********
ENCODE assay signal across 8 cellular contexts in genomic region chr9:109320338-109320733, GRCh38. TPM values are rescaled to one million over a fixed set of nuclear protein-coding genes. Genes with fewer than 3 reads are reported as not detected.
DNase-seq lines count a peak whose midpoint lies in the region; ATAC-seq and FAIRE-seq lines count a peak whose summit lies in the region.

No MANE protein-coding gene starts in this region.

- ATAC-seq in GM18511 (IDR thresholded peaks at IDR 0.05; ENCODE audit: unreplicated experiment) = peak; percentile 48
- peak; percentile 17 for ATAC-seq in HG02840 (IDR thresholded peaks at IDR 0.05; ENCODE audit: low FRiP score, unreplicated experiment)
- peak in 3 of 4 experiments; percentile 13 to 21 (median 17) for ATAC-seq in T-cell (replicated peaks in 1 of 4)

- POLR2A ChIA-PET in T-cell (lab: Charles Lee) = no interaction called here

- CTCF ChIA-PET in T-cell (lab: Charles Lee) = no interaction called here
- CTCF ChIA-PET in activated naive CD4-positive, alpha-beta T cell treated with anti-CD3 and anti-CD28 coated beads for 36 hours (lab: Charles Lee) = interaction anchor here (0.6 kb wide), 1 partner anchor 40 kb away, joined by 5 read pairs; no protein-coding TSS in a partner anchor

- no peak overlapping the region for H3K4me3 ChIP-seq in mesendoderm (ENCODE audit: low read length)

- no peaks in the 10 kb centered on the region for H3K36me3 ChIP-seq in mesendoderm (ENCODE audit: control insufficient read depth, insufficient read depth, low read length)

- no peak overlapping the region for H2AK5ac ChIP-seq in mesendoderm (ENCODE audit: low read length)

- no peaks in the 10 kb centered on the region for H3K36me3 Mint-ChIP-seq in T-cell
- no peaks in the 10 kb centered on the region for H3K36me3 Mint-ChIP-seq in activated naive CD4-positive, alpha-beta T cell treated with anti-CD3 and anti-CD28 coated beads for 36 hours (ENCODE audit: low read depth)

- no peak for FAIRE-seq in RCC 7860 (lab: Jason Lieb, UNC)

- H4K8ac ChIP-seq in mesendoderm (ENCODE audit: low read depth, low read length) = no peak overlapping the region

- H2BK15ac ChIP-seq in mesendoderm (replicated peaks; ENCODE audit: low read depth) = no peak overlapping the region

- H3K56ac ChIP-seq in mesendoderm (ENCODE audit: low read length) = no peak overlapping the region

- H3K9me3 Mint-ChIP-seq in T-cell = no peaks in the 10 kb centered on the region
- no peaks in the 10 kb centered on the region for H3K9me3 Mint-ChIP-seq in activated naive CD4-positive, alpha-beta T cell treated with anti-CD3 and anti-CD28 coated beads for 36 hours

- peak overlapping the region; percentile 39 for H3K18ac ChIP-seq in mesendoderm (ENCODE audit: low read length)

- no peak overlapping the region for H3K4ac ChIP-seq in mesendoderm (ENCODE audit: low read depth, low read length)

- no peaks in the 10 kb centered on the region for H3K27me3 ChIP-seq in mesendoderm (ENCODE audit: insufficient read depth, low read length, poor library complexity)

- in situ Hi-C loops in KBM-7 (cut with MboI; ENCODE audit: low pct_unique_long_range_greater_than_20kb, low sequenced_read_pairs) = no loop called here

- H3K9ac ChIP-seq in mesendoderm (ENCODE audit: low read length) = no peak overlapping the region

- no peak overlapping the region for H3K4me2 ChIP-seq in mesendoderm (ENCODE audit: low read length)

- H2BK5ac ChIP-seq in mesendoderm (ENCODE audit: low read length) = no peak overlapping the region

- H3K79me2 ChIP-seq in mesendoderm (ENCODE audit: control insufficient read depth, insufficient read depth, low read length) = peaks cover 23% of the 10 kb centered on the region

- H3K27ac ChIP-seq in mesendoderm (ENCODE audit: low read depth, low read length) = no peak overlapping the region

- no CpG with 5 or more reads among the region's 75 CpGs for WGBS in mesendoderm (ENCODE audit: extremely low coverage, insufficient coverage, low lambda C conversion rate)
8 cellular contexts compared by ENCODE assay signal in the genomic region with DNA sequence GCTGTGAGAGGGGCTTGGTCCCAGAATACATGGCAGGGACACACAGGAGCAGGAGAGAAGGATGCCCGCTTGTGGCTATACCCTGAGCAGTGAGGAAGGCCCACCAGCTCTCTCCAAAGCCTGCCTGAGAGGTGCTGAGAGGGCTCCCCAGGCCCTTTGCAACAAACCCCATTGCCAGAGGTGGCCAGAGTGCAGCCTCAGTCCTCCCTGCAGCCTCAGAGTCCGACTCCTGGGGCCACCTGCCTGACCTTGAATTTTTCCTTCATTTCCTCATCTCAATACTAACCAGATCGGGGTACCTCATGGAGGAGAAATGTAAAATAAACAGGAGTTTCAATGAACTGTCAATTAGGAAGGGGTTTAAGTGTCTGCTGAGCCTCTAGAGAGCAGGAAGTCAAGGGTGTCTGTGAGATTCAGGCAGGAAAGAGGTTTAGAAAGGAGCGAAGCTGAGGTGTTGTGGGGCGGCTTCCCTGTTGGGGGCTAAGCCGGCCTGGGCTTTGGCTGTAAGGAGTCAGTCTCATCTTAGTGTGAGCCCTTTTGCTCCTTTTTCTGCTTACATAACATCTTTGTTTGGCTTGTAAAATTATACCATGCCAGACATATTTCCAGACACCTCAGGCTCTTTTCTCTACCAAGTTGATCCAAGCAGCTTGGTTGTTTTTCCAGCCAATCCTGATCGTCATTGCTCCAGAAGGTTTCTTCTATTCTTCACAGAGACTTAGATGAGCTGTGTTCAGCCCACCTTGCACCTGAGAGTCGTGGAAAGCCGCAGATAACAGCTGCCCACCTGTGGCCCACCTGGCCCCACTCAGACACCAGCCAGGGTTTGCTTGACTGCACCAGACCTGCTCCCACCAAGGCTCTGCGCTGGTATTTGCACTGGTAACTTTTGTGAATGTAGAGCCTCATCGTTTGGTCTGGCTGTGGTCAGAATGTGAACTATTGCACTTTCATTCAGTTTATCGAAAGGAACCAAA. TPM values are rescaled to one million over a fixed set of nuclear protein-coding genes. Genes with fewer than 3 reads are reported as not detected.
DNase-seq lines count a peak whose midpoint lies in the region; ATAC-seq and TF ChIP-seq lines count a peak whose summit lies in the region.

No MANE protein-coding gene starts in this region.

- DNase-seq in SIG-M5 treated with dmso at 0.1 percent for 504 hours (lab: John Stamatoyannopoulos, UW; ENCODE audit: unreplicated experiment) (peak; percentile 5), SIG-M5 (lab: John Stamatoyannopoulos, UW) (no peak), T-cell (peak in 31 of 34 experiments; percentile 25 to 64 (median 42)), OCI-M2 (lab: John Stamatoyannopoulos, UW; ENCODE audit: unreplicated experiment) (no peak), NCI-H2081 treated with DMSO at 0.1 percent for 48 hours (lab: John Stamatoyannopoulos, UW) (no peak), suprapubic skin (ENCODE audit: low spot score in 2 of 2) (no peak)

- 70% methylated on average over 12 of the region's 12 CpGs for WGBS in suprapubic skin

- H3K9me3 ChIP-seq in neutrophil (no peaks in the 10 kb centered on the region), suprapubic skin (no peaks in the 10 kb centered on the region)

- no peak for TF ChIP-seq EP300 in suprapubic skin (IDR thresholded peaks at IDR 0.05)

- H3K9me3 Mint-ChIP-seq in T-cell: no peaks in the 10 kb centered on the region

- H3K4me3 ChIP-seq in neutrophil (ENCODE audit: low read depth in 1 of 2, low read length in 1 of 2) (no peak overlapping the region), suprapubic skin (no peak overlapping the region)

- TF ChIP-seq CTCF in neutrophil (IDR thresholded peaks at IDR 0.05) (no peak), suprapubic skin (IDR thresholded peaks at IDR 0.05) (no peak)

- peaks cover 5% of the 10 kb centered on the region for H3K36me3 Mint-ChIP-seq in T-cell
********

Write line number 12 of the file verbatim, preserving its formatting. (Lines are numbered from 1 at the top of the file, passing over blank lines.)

- no peak overlapping the region for H2AK5ac ChIP-seq in mesendoderm (ENCODE audit: low read length)